1. ) Read the advice above - all great stuff!
2.) Patience.. It took me almost a year before I started seeing any traffic. Now, I receive a decent check every month, so it's worth the wait.
3.) Write quality.. I try to find things that interest people that nobody else write about. That's a tricky thing to do, but once you find a niche, you become known for that. Then write with authority - know your topic, learn writing styles, and make the article interesting.
4.) Take advantage of social media. I have accounts on all of the major social media sites and use them often to drive traffic to new hubs. As people get to know you, you'll start to see an increase in traffic. On Facebook, for example, I'll post several pictures and then an article. It keeps them interested between writings. I can't stress how important this is. While most of my steady traffic is from Google, a lot of new traffic comes from social sites.
5. ) Finally, get a Patreon account. It's like a cross between social media and a gofundme account. People can choose what they see; so on a basic (free) level, I'll post HP articles and a few low-quality photos. From there, I have subscriptions that run $5, 10, 20, and 50 a month, each with different benefits. For HP articles, this is great; it provides another source to drive traffic to the site.. then for me, it's gives me another steady stream of income. Use whatever tools you can.
The biggest thing, have patience. It takes awhile to draw in organic links and to get your hubs tweaked right.
How does this mesh with the concept of duplicate content? Sounds like it might create some problems.
There's no duplicate content.
With Social Media, you post the links to your articles, so that's pretty straight forward.
Patreon is a little different. It works the same way; on a basic level, you post the links to your articles and a preview shows up. Under that, like Facebook, it provides an area to add in a description. I use that as an elongated summary.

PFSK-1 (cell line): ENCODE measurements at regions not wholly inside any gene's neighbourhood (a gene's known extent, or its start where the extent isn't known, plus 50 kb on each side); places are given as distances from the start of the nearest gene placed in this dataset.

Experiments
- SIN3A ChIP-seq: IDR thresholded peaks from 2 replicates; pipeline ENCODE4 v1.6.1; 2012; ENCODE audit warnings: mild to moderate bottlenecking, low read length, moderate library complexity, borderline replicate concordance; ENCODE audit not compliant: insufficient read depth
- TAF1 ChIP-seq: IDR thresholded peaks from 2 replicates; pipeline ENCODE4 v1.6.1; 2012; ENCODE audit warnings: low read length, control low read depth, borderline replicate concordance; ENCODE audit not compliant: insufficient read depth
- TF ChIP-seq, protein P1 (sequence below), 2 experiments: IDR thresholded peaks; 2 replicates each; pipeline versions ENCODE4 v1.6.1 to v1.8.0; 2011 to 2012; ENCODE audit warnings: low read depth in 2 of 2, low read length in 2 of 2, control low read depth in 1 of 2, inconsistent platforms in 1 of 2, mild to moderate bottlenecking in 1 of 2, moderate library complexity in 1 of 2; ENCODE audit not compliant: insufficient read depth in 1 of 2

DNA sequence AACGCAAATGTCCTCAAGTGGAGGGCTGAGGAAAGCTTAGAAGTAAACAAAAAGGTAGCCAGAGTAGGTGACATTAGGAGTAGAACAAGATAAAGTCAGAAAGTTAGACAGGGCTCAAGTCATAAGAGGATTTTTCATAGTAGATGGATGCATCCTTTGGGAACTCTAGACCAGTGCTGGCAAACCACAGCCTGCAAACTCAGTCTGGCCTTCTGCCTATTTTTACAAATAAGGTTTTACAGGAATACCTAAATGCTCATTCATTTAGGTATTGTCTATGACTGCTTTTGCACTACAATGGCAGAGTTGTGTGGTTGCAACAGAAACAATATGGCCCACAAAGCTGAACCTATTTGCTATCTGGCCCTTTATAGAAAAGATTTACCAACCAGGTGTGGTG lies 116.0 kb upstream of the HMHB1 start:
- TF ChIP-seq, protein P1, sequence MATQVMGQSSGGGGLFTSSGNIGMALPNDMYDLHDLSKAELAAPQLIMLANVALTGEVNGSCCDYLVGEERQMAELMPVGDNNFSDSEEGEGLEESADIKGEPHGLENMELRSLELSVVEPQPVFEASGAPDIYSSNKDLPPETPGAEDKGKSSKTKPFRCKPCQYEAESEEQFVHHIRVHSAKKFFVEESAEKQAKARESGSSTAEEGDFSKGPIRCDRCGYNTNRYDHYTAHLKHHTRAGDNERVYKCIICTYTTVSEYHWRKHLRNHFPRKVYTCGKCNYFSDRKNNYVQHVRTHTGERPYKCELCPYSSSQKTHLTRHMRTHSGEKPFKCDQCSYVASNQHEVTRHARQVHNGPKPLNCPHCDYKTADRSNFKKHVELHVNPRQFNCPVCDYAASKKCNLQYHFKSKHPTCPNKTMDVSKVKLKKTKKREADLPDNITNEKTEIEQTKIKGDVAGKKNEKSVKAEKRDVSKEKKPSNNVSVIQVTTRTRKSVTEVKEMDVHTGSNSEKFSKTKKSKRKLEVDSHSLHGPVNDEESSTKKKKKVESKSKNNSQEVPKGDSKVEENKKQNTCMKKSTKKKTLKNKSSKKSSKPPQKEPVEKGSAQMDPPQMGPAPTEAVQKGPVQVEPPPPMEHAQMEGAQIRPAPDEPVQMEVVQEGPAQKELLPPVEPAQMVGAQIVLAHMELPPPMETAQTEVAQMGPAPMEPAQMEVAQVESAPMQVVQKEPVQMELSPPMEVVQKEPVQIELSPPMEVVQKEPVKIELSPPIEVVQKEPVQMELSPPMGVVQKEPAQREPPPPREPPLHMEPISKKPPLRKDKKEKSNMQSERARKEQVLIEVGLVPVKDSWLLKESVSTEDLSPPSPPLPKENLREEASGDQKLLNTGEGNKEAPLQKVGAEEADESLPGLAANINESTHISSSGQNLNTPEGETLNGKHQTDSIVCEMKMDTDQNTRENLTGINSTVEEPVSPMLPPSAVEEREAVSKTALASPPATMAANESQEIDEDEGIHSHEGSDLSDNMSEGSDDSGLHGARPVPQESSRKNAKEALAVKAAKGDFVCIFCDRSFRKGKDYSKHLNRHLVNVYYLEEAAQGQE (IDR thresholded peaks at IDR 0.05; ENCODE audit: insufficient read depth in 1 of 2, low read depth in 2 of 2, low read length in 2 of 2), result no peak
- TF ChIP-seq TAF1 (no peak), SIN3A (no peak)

With Patreon, that site gives you different levels. So to run through an example.. I post an article on Oklahoma and mark it as "free" (I want people to come here to check out the article). It then goes up on my wall and anyone who knows how to find my account can then visit HP for the article.
But, say I captured a photograph of a Sasquatch descending from a UFO with a tornado in the background. (Hey, it could happen!) All there is is the photo but I don't want to do an article about it. (Of course I would, but it's an example.. ) I can post that picture on Patreon and then set it so that only patrons paying $1 a month can set it. So I got some fuzzy video, I set that at the $5 level. HD video can go at the $10 level. That's where that site helps with income.
Back to HP, since all I'm doing is posting the links and not the articles themselves, there's no duplicate content.
The concept I use is pretty straightforward: Facebook is the teaser; HubPages is the meat, and Patreon acts as the core for all of the media. Then add in the websites, blogs, etc. and that helps drive decent traffic.
Thanks for the info. I took a look and while I can see the potential here, I decided I really didn't want to get involved with starting a business...which is really what they're doing over there. Maybe if I were younger? Glad it works for you, but it's not for me.
All the advice here is spot on. I would say the most important is patience. Even when you do everything right and produce a stellar article that readers really want, it still takes time to build steady traffic. Google has to like you first. I read your article on ways to deal with anxiety. Good job, but remember some topics like dealing with anxiety, are saturated. You're competing with an awful lot of articles on the same. You're on the right track, wishing you success at HP.